When my eight year old daughter Sammi went into the operating room to have an operation to unkink her oddly bent esophagus, the surgeon’s intention was to make two long incisions across from each other on her back: one to access and gently move her aorta to one side, and the other to move her esophagus itself away from its current position and sew it to her chest wall, securing its shape with stitches we would never see.
This delicate set of plans was expected to take nearly six hours to execute.
As we sat in the waiting room that day, surrounded by the useless things we’d brought with us, I couldn’t help but think about what was happening each minute Sammi was away from us. At the three hour mark, however, we were surprised to receive a report that the surgeon was closing the incision. He’d been able to complete the entire repair through one incision instead of two.
Although we were relieved — one scar instead of two! — it wasn’t until late the second night after surgery that we understood what kind of blessing that was.
About two hours after the surgeon began closing his single incision, we were allowed to join Sammi in her hospital room in the cardiac ward. We found her with her eyes half-closed, lying with her bed slightly inclined, her right finger and thumb encircling a small tube with a button on it.
I pressed my lips to her forehead, which was warm and sticky. “You did great, Sunshine,” I whispered into her hair. “Do you need anything I can get you?”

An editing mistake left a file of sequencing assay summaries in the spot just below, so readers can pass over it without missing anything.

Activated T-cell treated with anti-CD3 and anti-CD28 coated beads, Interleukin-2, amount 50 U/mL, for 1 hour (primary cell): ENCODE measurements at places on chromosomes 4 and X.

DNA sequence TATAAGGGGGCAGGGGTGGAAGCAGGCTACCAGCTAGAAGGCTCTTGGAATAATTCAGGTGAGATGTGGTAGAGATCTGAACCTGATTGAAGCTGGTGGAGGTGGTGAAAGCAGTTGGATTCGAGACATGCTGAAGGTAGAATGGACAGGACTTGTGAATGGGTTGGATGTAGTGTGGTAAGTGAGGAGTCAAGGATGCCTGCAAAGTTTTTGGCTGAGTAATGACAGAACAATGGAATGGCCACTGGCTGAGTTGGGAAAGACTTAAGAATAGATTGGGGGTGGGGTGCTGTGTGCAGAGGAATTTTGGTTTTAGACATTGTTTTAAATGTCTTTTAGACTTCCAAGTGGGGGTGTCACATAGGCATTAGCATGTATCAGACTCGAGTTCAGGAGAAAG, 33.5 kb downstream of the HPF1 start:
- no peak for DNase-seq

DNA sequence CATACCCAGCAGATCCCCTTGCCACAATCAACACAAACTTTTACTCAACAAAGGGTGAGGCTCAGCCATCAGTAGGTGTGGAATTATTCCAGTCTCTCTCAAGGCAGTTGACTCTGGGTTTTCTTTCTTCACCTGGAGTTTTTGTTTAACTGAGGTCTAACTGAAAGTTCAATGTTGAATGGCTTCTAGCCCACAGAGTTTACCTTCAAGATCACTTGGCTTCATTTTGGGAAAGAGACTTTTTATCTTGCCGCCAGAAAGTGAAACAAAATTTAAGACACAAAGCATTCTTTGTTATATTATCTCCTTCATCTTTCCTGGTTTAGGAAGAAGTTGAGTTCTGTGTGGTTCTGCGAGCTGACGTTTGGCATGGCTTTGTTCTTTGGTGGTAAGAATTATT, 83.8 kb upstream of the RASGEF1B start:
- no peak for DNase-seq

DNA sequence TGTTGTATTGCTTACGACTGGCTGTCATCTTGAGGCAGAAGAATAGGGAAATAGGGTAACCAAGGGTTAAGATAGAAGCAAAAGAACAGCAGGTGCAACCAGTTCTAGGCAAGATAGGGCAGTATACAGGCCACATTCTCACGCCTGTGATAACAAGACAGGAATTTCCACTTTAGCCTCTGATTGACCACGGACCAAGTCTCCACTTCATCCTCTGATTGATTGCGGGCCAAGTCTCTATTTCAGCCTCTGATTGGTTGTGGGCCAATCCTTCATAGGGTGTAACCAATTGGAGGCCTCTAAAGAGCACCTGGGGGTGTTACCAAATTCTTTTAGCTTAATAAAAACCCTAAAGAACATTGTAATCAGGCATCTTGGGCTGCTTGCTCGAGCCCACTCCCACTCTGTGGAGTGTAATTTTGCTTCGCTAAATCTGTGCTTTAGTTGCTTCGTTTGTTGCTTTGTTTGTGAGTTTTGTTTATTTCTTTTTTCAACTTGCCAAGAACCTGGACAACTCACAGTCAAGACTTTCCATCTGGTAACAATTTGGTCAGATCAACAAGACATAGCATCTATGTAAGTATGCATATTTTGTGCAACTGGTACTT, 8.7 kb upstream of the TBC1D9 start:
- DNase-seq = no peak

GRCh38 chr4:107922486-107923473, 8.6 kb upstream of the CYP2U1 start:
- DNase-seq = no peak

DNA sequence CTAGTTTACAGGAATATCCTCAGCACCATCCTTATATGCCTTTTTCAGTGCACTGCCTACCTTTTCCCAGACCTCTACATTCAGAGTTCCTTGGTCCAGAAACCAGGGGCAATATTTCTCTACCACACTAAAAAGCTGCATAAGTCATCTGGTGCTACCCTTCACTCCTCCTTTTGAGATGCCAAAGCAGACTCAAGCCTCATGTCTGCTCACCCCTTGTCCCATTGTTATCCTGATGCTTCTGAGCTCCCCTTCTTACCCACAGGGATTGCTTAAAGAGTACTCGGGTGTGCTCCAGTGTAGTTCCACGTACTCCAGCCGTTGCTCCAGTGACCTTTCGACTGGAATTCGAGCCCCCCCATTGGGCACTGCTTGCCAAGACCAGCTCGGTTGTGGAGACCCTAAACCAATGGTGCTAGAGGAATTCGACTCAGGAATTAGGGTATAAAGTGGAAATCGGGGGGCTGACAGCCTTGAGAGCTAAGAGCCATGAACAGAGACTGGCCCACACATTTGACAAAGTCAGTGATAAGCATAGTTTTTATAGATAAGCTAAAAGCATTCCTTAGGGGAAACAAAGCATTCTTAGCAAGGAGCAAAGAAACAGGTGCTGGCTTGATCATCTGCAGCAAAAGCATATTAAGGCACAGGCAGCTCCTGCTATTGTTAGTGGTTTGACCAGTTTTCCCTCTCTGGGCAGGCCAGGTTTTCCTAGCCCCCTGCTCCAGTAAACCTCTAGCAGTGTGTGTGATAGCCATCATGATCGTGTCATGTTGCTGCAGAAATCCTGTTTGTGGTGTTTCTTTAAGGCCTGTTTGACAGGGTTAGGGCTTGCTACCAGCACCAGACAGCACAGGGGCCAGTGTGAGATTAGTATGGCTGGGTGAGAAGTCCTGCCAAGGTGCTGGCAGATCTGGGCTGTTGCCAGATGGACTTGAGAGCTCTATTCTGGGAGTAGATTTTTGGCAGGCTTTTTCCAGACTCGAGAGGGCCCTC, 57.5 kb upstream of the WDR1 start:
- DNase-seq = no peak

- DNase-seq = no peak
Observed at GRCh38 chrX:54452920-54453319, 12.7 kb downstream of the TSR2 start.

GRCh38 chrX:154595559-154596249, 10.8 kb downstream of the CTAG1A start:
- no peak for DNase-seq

She moved her lips, and a scratchy breath came out.
Water, she mouthed. Water, please.
“Can she have water?” I asked.
The nurse said she could, and I held a cup with a straw to her lips. She swallowed, then winced and twisted her neck away. She had been intubated in surgery for hours, and her throat was raw and dry.
We sat quietly at her bedside. I ran my fingers over the bare spots on her arms while she drifted, the button-wand in her hand delivering more morphine every time she pressed it. She asked for movies which she watched for only a few moments at a time.
Somehow a day passed, and the pain seemed manageable, and then the silos of pediatric medicine began to show themselves.
In the mid-afternoon of her second day, I joined the team of specialists who checked her when they came around to do rounds. In the hallway outside her room, they described all the medications she was getting: morphine, a diuretic, an antibiotic, an antacid, and a non-steroidal anti-inflammatory.
I stopped them there. “Sammi’s gastroenterologists always told us that patients with esophageal conditions should not take non-steroidal anti-inflammatories. Is it ok now because it’s in an IV and not touching her esophagus?”
The doctors conferred and concluded that they didn’t know the answer. They agreed to page the gastroenterologists, who were only a few floors below. It was only then that it occurred to me that we had not seen them in all the time since Sammi was admitted. These other doctors — surgical team, cardiology, and pain specialists — removed the questionable medication from her regimen until they could confirm its safety with the gastroenterology team.